"Sir, I'm sorry there are no available seats yet," the maître d’ of the restaurant told me upon arriving.
"Oh. I have a reservation," I said, feeling the hunger pangs in my tummy.
"Sir, is it okay if you wait for 10 to 15 minutes?" she said.
"What do you mean wait?" I replied, my voice dropping dangerously low. "I called and you guys said I have a table ready."
"Sir, I apologize for the problem," she said. The maître d’ could see I was getting upset.
I was tired, sleepy, and my patience was dangerously thin. I had been flying to two different cities in the past two days and since I'm no longer a spring chicken, fatigue was taking its toll on me. That, plus two margaritas, a mojito, and three hours of sleep last night.
"Would it be okay for you to wait? We have tables outside and we will give you a complimentary drink."
I don't need your free drink, I wanted to say, but I forced myself to calm down. I was in Davao for work and I wanted to try Claude's Le Café de Ville, which they say is one of the best restaurants in the city.
I decided to let the incident pass and enjoy the night. I sat at a table outside and ordered a glass of kir. I read a few pages of Javier Marías' book When I Was Mortal while waiting. I was in the middle of a story about a mother auditioning for her first porn movie when I was called to transfer inside. It was only then that I noticed the charm of the place.
Claude has been offering delicious French cuisine to Davaoeños for 15 years. The place was tiny, and it was reminiscent of those small Parisian cafés with wooden interiors and soft lighting. It was owned by a Frenchman who migrated to Davao and he wanted to build a place the reminded him of home.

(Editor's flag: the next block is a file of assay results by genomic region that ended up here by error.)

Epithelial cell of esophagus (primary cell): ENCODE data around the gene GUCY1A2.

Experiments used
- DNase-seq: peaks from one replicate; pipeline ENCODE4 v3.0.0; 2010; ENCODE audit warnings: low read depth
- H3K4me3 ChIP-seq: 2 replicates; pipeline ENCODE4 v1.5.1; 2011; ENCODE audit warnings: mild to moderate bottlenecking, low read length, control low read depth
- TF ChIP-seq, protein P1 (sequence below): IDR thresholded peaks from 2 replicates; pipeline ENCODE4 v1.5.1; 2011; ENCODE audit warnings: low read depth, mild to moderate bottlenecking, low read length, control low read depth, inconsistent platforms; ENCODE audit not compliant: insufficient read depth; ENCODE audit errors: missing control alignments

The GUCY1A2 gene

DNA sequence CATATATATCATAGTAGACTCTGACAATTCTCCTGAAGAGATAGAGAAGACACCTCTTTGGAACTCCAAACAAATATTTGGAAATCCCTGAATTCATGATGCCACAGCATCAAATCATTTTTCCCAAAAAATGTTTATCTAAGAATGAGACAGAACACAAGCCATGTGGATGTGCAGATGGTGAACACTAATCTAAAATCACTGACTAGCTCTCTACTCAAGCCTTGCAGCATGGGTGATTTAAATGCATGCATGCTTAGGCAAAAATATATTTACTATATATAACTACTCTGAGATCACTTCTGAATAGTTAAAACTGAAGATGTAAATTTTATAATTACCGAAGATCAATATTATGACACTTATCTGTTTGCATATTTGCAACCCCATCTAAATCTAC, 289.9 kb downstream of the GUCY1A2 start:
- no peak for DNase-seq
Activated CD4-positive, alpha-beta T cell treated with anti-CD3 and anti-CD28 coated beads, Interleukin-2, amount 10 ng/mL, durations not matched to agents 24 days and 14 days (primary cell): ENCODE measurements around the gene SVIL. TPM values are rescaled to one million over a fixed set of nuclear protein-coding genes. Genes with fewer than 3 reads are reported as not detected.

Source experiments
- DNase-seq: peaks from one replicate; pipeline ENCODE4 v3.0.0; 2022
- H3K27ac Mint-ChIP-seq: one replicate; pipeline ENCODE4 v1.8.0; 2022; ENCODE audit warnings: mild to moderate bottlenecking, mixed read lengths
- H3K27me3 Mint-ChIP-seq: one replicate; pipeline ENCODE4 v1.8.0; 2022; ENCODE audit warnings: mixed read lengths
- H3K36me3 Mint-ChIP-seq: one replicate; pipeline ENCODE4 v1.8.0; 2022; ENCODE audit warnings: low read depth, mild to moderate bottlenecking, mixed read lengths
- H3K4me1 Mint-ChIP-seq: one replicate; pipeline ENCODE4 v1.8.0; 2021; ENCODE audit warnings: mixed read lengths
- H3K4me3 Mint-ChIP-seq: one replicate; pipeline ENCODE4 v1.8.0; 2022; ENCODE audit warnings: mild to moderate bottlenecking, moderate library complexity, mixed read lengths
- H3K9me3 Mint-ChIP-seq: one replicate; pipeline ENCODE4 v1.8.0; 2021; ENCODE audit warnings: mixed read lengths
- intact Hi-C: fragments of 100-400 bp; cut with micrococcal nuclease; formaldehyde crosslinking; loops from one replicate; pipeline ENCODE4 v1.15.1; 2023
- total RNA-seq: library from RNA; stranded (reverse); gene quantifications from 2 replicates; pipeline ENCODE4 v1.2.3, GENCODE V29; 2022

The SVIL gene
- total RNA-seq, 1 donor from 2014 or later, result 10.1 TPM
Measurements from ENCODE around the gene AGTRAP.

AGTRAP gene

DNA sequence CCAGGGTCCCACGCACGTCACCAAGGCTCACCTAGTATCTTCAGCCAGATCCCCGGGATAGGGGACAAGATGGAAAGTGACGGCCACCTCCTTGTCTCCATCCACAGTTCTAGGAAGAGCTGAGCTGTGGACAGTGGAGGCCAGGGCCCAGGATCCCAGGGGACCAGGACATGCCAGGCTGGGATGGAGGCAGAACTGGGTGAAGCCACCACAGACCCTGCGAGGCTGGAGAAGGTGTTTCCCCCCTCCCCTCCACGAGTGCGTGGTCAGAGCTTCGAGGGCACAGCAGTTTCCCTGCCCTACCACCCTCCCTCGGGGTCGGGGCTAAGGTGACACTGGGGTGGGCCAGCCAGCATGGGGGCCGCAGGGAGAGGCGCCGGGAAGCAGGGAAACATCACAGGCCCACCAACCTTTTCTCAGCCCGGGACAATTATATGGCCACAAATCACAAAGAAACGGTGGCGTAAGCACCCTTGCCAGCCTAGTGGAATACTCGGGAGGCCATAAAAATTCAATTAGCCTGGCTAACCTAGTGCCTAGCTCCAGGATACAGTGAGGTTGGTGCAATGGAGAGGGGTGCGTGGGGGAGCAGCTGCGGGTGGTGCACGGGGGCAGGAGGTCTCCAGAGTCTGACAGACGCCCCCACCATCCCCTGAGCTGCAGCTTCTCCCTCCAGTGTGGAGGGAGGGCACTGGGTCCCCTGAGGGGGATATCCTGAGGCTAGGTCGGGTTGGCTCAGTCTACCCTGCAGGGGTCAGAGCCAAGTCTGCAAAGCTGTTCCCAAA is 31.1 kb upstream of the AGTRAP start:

I ordered a Niçoise salad, frog legs sautéed in olive oil and garlic, and their spécialité, roasted quail stuffed with baked caramelized apples and foie gras. I chose a bottle of rosé d'Anjou from the Loire region in France to go with the food.
The food was exquisite, each one a delight. I loved the quail dish the most, the sweetness of the apples balanced the richness of the foie gras which made for quite a wonderful mix. The wine was light, crisp, and fruity.
As I sat quietly eating in silence, I realized sometimes, there is no better place and time than the here and the now.
That I liked being alone in a tiny French restaurant in a strange city on a rainy night. That good food and good wine are some of the best things in this world. That I feel blessed to be able to enjoy this particular moment.
Derf once told me he was surprised by how much I get addicted to a song.
"I'm a passionate guy," I explained.
Derf is a très sérieux person. He likes to quietly brood in a corner, and you would more likely see a frown on his face rather than a smile. You have too many rules, I told him once, you're too rigid, too uptight.
"I get intense with things, D. Parang nilulunod ko ang sarili ko sa kanila (It's like I drown myself in them); whether it's a beautiful film, or a poem, or food, or sex," I said. And love, I thought to myself.
"Yeah I know Kane. That's why you're quite endearing."
"Is there any other way to live?" I asked. "I must admit I can be quite the hedonist. The desire to cram into a single lifetime all the pleasures in the world, knowing it is not possible because we are mortal. Finite. But still, I try."
"That is why when I work, I really work. When I party, I really party. When I drink, I really drink. And when I have sex, well… let us not go there," I said and laughed.
"I want to enjoy my life too," Derf said quietly.
"You can D," I told him and smiled. "The world is our oyster, a great man once said. It's never too late. So what will it be?"
"Well, I guess oysters here we come," Derf said laughing, and for the first time since we became friends, I thought I saw a glimpse of joy in his face.
A Culture of Depravity
30 minutes ago